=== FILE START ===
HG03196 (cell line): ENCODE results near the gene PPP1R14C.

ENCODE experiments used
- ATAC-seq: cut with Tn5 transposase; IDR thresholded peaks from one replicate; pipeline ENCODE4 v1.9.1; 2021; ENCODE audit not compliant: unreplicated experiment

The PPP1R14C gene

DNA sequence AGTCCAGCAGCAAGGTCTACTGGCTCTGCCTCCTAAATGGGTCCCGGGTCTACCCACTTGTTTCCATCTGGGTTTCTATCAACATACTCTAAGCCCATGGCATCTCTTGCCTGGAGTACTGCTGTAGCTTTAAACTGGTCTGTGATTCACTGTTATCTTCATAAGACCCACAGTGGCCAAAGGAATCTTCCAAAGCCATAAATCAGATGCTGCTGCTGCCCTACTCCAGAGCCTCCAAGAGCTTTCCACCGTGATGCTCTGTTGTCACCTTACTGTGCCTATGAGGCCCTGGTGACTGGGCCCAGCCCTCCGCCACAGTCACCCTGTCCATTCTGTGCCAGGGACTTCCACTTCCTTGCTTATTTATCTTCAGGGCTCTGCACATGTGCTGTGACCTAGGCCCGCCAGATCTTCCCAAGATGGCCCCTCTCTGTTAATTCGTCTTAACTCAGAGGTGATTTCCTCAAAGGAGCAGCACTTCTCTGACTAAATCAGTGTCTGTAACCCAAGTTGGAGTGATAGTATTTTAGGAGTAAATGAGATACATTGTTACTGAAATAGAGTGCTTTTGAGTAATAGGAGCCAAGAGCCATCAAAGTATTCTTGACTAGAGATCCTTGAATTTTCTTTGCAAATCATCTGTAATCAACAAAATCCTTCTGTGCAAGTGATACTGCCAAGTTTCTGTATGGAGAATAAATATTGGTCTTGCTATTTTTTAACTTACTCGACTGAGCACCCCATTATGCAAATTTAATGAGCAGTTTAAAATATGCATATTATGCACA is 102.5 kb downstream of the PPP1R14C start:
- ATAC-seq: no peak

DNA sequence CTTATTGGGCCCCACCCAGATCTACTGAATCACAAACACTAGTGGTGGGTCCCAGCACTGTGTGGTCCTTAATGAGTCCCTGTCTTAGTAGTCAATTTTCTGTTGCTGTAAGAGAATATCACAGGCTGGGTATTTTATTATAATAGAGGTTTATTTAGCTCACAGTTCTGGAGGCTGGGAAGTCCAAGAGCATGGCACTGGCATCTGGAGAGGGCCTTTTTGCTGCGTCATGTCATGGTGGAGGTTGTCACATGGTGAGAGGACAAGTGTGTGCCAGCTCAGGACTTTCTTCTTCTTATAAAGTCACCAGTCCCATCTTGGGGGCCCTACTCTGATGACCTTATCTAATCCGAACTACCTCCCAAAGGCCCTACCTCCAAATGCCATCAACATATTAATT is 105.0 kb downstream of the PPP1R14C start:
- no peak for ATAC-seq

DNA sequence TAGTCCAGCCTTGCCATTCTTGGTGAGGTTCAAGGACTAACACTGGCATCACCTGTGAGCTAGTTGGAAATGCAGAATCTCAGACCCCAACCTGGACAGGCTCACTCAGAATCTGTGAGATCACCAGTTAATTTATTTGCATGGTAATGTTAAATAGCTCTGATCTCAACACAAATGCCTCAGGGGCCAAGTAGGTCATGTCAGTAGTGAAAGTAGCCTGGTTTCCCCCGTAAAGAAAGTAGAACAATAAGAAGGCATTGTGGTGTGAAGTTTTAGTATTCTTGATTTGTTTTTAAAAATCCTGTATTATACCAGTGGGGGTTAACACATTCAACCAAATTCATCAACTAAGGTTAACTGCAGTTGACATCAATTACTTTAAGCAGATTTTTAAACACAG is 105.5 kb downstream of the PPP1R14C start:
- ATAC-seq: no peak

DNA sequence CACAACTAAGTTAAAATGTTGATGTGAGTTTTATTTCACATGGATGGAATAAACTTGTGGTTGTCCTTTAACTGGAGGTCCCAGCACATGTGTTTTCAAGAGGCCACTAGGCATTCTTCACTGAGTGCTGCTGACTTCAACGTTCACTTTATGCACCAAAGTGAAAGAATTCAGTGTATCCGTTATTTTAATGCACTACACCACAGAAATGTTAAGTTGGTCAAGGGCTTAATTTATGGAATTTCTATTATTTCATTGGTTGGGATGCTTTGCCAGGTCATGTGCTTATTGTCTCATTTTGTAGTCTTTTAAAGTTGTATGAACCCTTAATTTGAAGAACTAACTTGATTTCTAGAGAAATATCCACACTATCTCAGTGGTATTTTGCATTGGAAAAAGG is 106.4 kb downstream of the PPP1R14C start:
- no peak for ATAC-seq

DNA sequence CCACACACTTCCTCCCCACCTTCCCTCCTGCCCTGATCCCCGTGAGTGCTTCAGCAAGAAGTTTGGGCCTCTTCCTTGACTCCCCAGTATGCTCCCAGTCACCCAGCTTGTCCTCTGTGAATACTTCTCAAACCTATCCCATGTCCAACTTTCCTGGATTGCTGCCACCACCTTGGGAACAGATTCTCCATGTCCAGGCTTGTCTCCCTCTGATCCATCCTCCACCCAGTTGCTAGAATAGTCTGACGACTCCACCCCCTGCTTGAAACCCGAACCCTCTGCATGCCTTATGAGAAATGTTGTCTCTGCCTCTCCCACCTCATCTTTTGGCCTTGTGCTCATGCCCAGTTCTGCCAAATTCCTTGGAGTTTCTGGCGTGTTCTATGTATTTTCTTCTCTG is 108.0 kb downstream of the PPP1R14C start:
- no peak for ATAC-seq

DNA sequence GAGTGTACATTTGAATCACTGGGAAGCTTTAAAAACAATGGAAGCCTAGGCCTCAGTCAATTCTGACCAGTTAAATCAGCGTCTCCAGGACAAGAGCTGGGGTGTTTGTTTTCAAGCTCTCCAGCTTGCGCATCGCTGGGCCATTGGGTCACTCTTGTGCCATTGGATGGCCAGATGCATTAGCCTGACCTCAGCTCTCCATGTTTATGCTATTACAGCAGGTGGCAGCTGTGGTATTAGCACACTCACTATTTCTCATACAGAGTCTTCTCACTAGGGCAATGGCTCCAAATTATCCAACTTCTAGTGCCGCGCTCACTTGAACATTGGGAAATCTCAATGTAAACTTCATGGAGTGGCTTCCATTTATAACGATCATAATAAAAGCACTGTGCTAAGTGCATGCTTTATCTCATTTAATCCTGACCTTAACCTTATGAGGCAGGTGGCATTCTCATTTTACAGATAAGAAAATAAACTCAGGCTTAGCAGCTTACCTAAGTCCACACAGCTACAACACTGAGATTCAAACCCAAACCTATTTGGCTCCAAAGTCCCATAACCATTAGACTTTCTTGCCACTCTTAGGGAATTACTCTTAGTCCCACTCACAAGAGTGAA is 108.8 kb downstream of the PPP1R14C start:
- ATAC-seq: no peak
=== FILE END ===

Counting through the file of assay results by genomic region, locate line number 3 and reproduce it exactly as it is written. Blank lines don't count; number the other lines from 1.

- ATAC-seq: cut with Tn5 transposase; IDR thresholded peaks from one replicate; pipeline ENCODE4 v1.9.1; 2021; ENCODE audit not compliant: unreplicated experiment